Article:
Just days after reaching a temporary truce in the U.S.-China trade war, Washington has turned its attention back to the EU. The U.S. Trade Representative has released a $4B list of additional goods that may be targeted with retaliatory tariffs as part of a long-running battle at the WTO over subsidies given to Airbus (OTCPK:EADSY) and Boeing (NYSE:BA). The list, which includes Italian cheese, Scotch whisky, chemicals and metals, adds to products valued at $21B that the USTR had identified in April as facing possible tariffs.
U.S. stock index futures edged lower overnight as investors cheered progress in trade talks between Beijing and Washington but kept optimism in check amid a fresh U.S.-Europe tariff dispute. Contracts tied to the DJIA pointed to an opening decline of 50 points, while those linked to the S&P 500 – which hit an all-time intraday high on Monday – as well as the Nasdaq are down 0.2%. Also weighing on sentiment: President Trump announced that any trade deal with Beijing would be “somewhat tilted” in favor of Washington and said Iran was “playing with fire” after the Islamic Republic breached its nuclear deal limit.
Oil prices were on the move again Tuesday, rising modestly in early European trading before worries set in that demand could ease amid hints of a slowdown in the global economy. It follows yesterday’s agreement between OPEC members, Russia and other producers, an alliance known as OPEC+, that will extend the group’s production cuts of 1.2M barrels per day until March 2020. “I have no doubt in my mind that U.S. shale will peak, plateau and then decline like every other basin in history,” Saudi Oil Minister Khalid Al-Falih told reporters. “Until it does I think it’s prudent… to keep adjusting to it.”
Days after AB Inbev (NYSE:BUD) made its biggest wine acquisition ever – Babe Wine – the alcohol giant is seeking to raise up to $9.8B from a Hong Kong listing of its Asia-Pacific business. It would be the world’s largest initial public offering this year and give Budweiser Asia a market capitalization of up to $63.7B. The deal is expected to price in New York on July 11 and the stock will debut in Hong Kong on July 19, according to term sheets seen by Reuters.
Amazon (NASDAQ:AMZN) intends to create 1,800 permanent contract positions this year in France – its largest European market after Britain and Germany – bringing its total number of permanent French staff to 9,300 by end 2019. The U.S. retail giant has been expanding steadily in France where it has 20 sites, including six logistics centers, and has invested over €2B in the country since 2010. That’s resulted in a local e-commerce market share of 17.3%, according to Kantar data.
Chipmaker stocks rose broadly on Monday after a U.S.-Sino trade detente sparked hoped that American companies will resume selling to Huawei. Skyworks Solutions (NASDAQ:SWKS) +6%, Western Digital (NASDAQ:WDC) +4.4%, Broadcom (NASDAQ:AVGO) +4.3%, Micron (NASDAQ:MU) +3.9%, Qualcomm (NASDAQ:QCOM) +1.9%, AMD (NASDAQ:AMD) +2.7% and Nvidia (NASDAQ:NVDA) +1.2%. President Trump said a ban was unfair to U.S. suppliers, who were upset that they could not sell parts and components to the Chinese tech giant without government approval, but didn’t mention which U.S. firms could resume supplying Huawei.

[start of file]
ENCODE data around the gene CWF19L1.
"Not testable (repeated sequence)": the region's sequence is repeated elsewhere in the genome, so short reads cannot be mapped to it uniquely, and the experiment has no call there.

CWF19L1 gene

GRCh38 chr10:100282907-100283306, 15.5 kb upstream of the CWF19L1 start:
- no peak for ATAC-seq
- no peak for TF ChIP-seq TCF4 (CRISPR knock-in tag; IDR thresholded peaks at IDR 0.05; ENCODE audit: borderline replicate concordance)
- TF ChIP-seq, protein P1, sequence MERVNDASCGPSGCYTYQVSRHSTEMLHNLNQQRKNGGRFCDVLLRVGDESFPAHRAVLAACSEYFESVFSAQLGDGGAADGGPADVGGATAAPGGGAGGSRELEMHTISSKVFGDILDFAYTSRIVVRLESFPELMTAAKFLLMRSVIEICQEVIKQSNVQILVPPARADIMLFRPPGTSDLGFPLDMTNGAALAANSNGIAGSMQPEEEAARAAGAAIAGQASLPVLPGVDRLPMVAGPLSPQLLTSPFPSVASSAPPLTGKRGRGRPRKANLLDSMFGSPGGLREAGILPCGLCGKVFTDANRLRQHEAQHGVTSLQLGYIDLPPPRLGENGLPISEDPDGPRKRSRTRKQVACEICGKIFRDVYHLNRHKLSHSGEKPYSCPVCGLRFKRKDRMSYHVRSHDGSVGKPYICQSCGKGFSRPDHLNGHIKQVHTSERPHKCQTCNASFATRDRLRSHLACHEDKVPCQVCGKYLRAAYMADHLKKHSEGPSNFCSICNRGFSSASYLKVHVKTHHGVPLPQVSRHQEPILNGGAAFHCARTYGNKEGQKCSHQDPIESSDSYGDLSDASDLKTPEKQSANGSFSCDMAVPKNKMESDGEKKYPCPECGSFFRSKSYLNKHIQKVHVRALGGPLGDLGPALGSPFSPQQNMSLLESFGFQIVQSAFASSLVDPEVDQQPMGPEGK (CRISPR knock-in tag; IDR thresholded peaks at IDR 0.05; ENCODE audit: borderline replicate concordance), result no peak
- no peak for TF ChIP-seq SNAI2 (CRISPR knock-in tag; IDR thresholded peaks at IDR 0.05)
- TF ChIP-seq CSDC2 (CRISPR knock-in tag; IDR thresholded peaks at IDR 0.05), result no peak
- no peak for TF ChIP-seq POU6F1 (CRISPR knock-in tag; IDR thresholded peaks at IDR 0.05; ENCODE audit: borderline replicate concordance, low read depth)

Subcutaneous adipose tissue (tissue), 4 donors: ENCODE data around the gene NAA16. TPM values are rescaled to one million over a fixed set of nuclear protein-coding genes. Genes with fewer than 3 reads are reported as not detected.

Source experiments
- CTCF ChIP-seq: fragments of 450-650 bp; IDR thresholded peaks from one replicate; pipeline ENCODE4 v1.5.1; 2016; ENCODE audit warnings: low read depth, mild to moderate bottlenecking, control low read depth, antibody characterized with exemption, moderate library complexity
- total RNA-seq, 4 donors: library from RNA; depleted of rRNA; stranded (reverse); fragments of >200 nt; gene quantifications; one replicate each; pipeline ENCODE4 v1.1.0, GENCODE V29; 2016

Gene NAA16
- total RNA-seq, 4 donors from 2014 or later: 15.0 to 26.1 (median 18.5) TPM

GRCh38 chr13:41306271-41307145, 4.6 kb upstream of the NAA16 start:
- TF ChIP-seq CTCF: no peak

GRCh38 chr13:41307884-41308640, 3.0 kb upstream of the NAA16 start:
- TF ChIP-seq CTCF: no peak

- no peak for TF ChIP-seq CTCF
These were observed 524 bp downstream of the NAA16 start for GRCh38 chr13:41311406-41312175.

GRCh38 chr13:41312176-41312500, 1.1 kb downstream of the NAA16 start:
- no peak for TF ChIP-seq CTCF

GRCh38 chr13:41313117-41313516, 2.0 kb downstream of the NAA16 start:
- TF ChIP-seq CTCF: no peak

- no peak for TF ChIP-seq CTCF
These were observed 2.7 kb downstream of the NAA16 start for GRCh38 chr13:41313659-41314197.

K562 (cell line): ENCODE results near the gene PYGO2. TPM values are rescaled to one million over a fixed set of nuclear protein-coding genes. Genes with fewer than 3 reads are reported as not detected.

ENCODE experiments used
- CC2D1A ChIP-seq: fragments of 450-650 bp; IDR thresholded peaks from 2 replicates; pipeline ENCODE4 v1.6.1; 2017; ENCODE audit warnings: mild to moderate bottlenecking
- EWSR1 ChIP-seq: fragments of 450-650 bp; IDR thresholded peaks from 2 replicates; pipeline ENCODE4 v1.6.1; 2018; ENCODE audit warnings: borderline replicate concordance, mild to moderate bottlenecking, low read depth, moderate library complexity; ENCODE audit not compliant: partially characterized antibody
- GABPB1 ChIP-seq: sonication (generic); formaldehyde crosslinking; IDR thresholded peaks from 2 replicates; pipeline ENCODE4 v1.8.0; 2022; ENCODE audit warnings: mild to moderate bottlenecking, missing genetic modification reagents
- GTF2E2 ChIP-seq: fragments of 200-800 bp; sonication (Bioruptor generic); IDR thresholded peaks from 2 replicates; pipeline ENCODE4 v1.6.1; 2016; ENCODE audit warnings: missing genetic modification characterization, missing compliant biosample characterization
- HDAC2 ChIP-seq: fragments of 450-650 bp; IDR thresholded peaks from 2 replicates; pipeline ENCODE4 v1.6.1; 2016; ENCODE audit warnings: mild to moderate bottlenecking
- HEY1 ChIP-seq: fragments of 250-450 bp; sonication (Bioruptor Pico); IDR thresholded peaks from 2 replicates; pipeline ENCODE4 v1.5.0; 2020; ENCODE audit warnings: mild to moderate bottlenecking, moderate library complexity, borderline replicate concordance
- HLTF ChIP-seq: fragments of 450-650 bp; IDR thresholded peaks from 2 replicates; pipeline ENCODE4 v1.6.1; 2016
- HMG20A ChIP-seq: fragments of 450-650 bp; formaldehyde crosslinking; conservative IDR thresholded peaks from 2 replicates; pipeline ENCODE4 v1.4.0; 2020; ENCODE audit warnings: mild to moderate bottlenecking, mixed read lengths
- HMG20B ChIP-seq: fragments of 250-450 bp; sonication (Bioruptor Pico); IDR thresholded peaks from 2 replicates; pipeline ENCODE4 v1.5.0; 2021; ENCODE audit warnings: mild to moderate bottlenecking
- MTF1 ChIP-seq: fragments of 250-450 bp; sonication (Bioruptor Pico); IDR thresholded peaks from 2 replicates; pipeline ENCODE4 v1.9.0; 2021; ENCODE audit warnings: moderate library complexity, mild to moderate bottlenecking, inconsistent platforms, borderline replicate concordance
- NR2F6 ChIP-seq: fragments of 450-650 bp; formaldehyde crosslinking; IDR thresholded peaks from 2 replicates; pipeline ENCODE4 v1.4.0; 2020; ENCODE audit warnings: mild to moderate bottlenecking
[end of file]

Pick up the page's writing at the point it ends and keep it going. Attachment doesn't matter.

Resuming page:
Undoing some of this year’s epic rally, Bitcoin (BTC-USD) plunged 10% overnight to $9,852, taking down some other large coins like Ether (ETH-USD) and Litecoin (LTC-USD), which fell 6% and 7.4%, respectively. Bitcoin has repeated this pattern before: since January, the crypto has on multiple occasions reached new yearly highs after breaking above the upper band and then backslid sharply. The moves were then followed by new highs after a consolidation phase.
Swiss stocks like Nestle (OTCPK:NSRGY), Roche (OTCQX:RHHBY), Credit Suisse (NYSE:CS) and Novartis (NYSE:NVS) traded without major glitches yesterday as flows shifted to the domestic bourse from EU exchanges following stalled negotiations over a Brussels-Bern economic agreement. A ban from trading on platforms within the bloc means institutional investors must move their business to Switzerland, trade over-the-counter or use some investment banks’ own internal trading platforms, called “systematic internalisers.” Smaller asset managers without access to exchanges must now use brokers to do so, adding to costs and making trades more complicated.
EU leaders are back in Brussels for another crack at choosing a new commission president after failing to reach a decision during almost 20 hours of talks on Sunday and Monday. It still remains unclear how the impasse can be broken, but once that’s figured out, the route will be open for choosing the next ECB President, whose current term expires on Oct. 31. Almost all of the final contenders are likely to follow the largely dovish strategies of Mario Draghi, except for perhaps Jens Weidmann, current governor of the Bundesbank.
Australia’s central bank has lowered its key rate for the second straight month as it strives to revive a sluggish economy, reduce unemployment and rekindle dormant inflation. The quarter-point cut took cash rates to an all-time low of just 1% and left limited room for more reductions, raising the possibility of unconventional policy easing. It also piles pressure on the newly re-elected Liberal National government to respond with fiscal stimulus of its own, a move that will be applauded by the RBA.
What else is happening…
China to scrap ownership limits in financial sector in 2020.
In Asia, Japan flat. Hong Kong +1.2%. China flat. India +0.4%.
In Europe, at midday, London +0.4%. Paris -0.1%. Frankfurt -0.2%.
Futures at 6:20, Dow -0.2%. S&P -0.2%. Nasdaq -0.2%. Crude -0.1% to $59.03. Gold +0.5% to $1396.20. Bitcoin -10.1% to $9852.
Ten-year Treasury Yield -2 bps to 2.01%
Today’s Economic Calendar
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